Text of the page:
It is easy to burn out when you are responsible for providing full-time care to an aging or disabled loved one.
Having an estate plan forces you to ask many important questions, and one of them is when the right time is for your children to have access to their inheritance. The answer is different for every family.
You know your kids best—the one who turns a dollar into ten bucks with seemingly no effort and one who burns through cash like an ATM machine. Some children never learn to manage money well, and others seem to be born with good financial skills. There are ways to control when your children inherit wealth, and how much they inherit.
Wealth Advisor’s article asks, “When Should Children Have Access To Their Inheritances?” The article looks primarily at distributions from trusts created by a will (testamentary trusts). However, these considerations also apply to trusts created during your lifetime, which are called inter-vivos trusts.
One big difference between your will and lifetime irrevocable trusts, is that during your lifetime your will can be updated and changed. However, amending or changing, a lifetime irrevocable trust is much more difficult. Usually it requires a statutory solution (decanting) or permission from the courts.
Distributions can be discretionary, mandatory or event-driven. A common distribution structure includes mandatory distributions at specified ages, such as 25, 30, and 35. A third of the principle is distributed at age 25, with half of the balance doled out at age 30, and the remaining balance distributed at age 35.
In addition to mandatory distributions, a trust can provide that the trustee has the authority to make either fully discretionary distributions or distributions under some “ascertainable standard,” such as for the beneficiary’s health, education, maintenance and support. However, detailing only mandatory distributions or event-based distributions significantly reduces the fiduciary’s flexibility.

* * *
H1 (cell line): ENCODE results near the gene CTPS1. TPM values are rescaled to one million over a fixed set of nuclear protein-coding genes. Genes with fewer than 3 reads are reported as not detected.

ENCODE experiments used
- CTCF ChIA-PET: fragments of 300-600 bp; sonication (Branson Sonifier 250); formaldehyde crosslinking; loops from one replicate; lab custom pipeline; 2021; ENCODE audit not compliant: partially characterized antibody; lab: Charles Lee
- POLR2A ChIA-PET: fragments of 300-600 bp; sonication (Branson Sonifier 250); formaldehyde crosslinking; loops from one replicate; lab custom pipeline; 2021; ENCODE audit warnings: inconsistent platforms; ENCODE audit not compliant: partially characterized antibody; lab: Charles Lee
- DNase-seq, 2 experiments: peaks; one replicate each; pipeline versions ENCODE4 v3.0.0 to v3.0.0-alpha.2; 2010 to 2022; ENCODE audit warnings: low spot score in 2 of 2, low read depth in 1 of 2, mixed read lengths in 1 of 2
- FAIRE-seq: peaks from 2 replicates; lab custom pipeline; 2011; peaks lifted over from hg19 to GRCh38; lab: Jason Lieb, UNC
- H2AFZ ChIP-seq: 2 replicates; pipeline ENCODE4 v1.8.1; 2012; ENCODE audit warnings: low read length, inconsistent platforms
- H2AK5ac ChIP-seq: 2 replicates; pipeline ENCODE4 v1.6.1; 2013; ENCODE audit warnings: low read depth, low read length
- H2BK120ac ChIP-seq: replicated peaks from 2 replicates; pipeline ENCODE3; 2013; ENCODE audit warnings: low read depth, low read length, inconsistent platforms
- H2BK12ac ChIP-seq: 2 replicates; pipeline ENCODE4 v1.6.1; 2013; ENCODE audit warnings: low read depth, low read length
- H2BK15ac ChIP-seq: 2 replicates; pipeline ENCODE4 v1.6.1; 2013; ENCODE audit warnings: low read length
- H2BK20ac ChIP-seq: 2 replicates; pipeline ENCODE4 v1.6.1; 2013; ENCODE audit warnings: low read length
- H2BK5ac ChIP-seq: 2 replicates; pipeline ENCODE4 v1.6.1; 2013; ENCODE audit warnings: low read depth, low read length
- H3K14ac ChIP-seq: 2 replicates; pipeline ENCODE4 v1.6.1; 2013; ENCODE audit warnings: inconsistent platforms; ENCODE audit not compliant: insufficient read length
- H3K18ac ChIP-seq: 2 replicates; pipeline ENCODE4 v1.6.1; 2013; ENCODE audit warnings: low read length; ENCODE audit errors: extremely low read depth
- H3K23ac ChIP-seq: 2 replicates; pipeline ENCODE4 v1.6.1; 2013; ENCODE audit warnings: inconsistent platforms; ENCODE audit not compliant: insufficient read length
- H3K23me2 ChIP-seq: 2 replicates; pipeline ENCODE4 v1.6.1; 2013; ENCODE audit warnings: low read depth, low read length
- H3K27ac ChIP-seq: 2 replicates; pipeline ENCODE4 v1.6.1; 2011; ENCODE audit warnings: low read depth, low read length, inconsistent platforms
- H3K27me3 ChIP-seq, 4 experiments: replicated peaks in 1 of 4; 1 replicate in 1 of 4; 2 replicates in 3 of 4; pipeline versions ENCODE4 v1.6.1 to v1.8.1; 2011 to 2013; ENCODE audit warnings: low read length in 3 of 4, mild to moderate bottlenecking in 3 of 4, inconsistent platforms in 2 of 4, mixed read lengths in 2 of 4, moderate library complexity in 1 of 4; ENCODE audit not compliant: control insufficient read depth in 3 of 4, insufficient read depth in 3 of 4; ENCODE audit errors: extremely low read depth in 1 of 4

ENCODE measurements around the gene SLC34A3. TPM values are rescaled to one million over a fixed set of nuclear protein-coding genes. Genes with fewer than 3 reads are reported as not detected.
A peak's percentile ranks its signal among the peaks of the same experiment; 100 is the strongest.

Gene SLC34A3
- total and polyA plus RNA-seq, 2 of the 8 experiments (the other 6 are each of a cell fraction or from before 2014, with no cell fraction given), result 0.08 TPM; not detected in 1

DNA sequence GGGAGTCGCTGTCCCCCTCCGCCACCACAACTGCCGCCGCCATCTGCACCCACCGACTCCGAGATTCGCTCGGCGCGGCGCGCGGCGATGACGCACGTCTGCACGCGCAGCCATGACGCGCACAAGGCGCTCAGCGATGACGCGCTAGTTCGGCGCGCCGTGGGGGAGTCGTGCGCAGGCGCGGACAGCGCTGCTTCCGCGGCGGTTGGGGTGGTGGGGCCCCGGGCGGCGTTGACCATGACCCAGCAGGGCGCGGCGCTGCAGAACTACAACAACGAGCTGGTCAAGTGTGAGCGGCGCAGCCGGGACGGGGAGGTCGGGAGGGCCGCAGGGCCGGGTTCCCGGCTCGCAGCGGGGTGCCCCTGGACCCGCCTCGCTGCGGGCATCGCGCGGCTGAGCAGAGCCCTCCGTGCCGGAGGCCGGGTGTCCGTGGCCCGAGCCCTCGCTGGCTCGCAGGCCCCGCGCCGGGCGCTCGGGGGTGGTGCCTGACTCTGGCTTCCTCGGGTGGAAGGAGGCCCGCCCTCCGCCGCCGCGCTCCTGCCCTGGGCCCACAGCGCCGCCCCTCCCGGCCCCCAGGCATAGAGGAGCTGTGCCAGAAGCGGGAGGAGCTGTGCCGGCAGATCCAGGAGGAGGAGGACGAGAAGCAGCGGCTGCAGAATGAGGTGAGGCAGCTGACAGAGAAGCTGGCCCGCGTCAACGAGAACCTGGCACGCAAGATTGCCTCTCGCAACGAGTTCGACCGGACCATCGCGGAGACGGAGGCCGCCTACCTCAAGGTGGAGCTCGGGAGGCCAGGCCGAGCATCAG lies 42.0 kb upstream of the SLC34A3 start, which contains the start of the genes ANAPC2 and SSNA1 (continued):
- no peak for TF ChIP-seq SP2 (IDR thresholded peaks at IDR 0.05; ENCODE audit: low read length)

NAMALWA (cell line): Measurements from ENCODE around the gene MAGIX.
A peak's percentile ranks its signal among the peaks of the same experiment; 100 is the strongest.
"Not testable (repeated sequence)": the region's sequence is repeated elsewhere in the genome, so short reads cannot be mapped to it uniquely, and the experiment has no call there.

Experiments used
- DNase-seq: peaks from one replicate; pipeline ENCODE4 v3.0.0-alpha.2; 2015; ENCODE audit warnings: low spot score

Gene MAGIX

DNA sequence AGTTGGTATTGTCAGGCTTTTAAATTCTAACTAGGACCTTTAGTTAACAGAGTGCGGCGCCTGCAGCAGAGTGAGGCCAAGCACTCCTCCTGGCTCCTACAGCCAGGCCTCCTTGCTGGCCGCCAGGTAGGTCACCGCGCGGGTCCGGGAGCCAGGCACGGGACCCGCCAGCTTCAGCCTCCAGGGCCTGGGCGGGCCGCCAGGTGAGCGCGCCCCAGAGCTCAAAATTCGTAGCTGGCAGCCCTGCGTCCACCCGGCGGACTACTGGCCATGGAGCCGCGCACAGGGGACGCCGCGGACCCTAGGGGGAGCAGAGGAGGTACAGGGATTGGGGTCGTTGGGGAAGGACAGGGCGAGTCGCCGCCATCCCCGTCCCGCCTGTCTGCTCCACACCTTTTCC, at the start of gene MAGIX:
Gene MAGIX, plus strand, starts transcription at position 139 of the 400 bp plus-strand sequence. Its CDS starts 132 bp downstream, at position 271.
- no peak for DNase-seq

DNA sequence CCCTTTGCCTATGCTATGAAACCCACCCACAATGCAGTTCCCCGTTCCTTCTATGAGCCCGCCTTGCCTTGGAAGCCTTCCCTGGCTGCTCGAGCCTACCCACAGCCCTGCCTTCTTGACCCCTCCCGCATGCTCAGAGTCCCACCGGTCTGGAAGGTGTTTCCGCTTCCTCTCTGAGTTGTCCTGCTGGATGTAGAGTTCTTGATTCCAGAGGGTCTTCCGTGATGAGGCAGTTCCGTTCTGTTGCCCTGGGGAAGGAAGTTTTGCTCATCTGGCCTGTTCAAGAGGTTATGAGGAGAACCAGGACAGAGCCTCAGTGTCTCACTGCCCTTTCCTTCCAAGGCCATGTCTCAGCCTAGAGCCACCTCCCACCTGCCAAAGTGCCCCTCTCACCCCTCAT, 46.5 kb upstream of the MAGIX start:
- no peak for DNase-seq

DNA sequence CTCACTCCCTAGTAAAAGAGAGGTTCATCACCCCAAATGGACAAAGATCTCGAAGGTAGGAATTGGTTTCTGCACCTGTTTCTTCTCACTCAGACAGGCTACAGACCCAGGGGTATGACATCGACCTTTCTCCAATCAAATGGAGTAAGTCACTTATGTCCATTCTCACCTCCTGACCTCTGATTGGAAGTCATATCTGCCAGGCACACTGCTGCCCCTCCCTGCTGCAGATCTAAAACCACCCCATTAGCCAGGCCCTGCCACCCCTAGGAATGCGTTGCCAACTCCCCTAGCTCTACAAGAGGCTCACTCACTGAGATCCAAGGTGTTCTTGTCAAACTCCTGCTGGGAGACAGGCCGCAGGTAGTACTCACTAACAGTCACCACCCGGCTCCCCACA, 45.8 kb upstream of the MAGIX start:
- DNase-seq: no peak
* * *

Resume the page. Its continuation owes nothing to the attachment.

A trust should be created with the help of an experienced estate planning attorney. He or she will help guide your decisions about trust distributions, that include both the principal and the income generated by that principal.
In many situations, when an estate plan is designed, you may not be sure of the ultimate size of your children’s inheritance. In that case, your attorney can help you plan for an income stream in today’s dollars, as well as a cost of living adjustment to account for inflation. This will eliminate any mandatory income distributions that may mean large distributions to children at relatively young ages.
Alternatively, you could give the trustee the power to make these decisions, and let your children have access to whatever amounts the trustee thinks is appropriate.
There’s also a hybrid approach, giving the trustee certain mandatory distributions combined with discretionary distributions. Some estate planning attorneys believe that this provides the most asset protection and flexibility.
Reference: Wealth Advisor (July 30, 2018) “When Should Children Have Access To Their Inheritances?”